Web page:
Key to the mysteries of the human being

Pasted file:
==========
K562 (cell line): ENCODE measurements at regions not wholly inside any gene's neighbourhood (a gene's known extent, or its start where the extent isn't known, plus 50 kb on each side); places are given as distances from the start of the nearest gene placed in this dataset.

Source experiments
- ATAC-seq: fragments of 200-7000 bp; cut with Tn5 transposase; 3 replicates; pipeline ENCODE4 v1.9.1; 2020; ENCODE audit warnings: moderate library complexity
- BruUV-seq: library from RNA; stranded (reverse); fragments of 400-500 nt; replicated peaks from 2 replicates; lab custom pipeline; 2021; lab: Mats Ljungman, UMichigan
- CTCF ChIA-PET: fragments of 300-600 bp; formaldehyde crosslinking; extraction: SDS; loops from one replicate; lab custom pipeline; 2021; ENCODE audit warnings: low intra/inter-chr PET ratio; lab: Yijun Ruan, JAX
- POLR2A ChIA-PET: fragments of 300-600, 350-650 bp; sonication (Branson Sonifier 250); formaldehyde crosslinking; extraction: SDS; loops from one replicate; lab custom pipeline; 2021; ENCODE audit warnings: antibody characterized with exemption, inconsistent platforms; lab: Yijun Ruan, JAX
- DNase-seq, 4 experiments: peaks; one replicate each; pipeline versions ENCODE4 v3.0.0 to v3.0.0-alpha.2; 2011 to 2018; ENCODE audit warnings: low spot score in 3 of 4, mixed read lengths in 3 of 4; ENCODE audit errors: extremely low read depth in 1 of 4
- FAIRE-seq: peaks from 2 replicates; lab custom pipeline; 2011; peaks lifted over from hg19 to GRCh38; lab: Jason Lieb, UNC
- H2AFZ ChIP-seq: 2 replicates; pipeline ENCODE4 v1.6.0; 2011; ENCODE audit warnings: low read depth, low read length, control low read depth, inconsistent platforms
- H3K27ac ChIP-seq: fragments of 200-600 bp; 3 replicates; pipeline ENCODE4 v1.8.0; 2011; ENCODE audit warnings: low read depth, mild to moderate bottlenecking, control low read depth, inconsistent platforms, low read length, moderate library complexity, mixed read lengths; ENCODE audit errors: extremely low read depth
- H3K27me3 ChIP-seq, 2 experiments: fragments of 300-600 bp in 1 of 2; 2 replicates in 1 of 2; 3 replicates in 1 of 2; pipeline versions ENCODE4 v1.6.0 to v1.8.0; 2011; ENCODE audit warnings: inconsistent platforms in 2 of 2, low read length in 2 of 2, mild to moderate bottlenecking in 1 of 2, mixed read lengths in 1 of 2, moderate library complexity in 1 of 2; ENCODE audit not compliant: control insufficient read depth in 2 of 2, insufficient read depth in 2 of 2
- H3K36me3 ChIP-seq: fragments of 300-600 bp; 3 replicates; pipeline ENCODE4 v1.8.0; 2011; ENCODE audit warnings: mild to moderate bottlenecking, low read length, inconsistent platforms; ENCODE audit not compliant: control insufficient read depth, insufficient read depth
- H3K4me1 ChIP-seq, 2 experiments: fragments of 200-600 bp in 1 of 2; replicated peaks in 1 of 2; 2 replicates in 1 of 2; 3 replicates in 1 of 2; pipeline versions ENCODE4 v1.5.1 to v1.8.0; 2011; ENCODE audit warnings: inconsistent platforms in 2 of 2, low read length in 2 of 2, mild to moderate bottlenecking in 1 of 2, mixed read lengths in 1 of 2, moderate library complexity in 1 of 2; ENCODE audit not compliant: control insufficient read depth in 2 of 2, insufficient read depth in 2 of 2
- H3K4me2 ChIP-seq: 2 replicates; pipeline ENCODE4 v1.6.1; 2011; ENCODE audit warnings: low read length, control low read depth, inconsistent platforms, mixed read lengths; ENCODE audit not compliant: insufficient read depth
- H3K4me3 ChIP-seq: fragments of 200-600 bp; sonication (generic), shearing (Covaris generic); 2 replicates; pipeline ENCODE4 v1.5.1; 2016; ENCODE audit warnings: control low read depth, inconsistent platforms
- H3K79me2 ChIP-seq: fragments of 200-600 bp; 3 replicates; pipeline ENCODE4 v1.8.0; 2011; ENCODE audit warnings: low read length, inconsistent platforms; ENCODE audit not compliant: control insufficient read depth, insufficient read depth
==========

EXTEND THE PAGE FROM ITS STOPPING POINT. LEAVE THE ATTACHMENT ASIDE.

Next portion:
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By Mónica I. Feliú Mójer/ Special for El Nuevo Día endi.com There are people that spend their days culturing bacteria and yeast, dissecting flies, and looking at worms under the microscope. These people are scientists in biomedical departments of the best universities around the world, and through those organisms they discover the secrets of biology and the human body. Although at first glance there are no similarities between you and flies or mice, the truth is that you are more similar to a fly than you believe. In fact half of the genes of the fly –the fruit fly in this case- have equivalents in the human genome; a mouse is so genetically similar to humans that if you look at segments of both genomes at the same time, you wouldn’t be able to tell them apart. Bacteria, yeast, worms, flies and mice, among others, are used as experimental models. An experimental model is a species used to study a biological phenomenon in particular. A wide variety of phenomena are studied in these organisms, from molecule function to the cause of diseases like diabetes and cancer, and their potential treatments. This strategy is possible thanks to the conservation of biological processes through out evolution. The cells of all living organisms work under the same rules: they talk the DNA language, and the proteins codified by that DNA tell the cell how and when to grow, divide, fight stress or die. Experimentation on these organisms makes studying biological phenomena a lot easier. This is because many of the experiments done in them would be very difficult, impossible or extremely unethical if done in humans. What makes an organism a good experimental model? There is no organism that makes a perfect experimental model; everything depends on the problem to be studied. Usually an organism is chosen according to how easy it is to handle. Some important characteristics are: size, how easy and fast they reproduce, genetic manipulation techniques available for that model, biological processes and mechanism conservation, similarity to the organism with the problem of interest- for example, the mouse is used for the study of neurological diseases, because, structurally, it’s brain its similar to the human brain. Although there are many organisms that serve as experimental models, five of them are them most commonly used: bacteria (Escherichia coli), baker’s yeast (Saccharomyces cerevisiae), the nematode worm (Caenorhabditis elegans), the fruit fly (Drosophila melanogaster) and the common mouse (Mus musculus). E. coli is a bacterium commonly found in the gastrointestinal system, but thanks to it, in 1950 Watson and Crick discovered that DNA is the material that codifies the genes of all living organisms. Saccharomyces cerevisiae is a single-cell fungus that besides permitting us enjoy beer and bread, has lead us to discover many important aspects of cell division and the cell cycle. Caenorhabditis elegans is a small worm that has helped scientists understand the development of a multi-cellular organism. The fruit fly (Drosophila melanogaster) is widely used in genetics, and thanks to this sometimes annoying insect we know some of the genes that control embryonic development. The mouse (Mus musculus) is of this five experimental models, the one that is genetically closer to humans and is used in the study of phenomena ranging from obesity to cancer. Advances in medicine and biomedical research would have never been possible without the use of these organisms as guinea pigs (which, by the way, also serve as experimental models). So next time you see a worm or a mouse, instead of thinking they are creepy creatures, remember that thanks to them some scientist in the world is about to make a great discovery.

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